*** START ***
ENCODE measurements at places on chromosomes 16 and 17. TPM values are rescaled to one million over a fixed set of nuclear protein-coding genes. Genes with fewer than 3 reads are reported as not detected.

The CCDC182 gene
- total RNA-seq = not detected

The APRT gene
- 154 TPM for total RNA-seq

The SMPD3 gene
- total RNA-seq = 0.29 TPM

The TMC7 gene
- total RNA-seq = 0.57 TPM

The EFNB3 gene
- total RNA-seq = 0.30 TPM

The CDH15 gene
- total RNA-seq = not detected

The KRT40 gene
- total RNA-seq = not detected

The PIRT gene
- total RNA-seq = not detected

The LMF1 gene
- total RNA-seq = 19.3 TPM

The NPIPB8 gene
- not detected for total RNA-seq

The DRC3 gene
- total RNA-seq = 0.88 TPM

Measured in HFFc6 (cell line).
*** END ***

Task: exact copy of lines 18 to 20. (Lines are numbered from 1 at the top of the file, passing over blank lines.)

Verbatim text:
The LMF1 gene
- total RNA-seq = 19.3 TPM

The NPIPB8 gene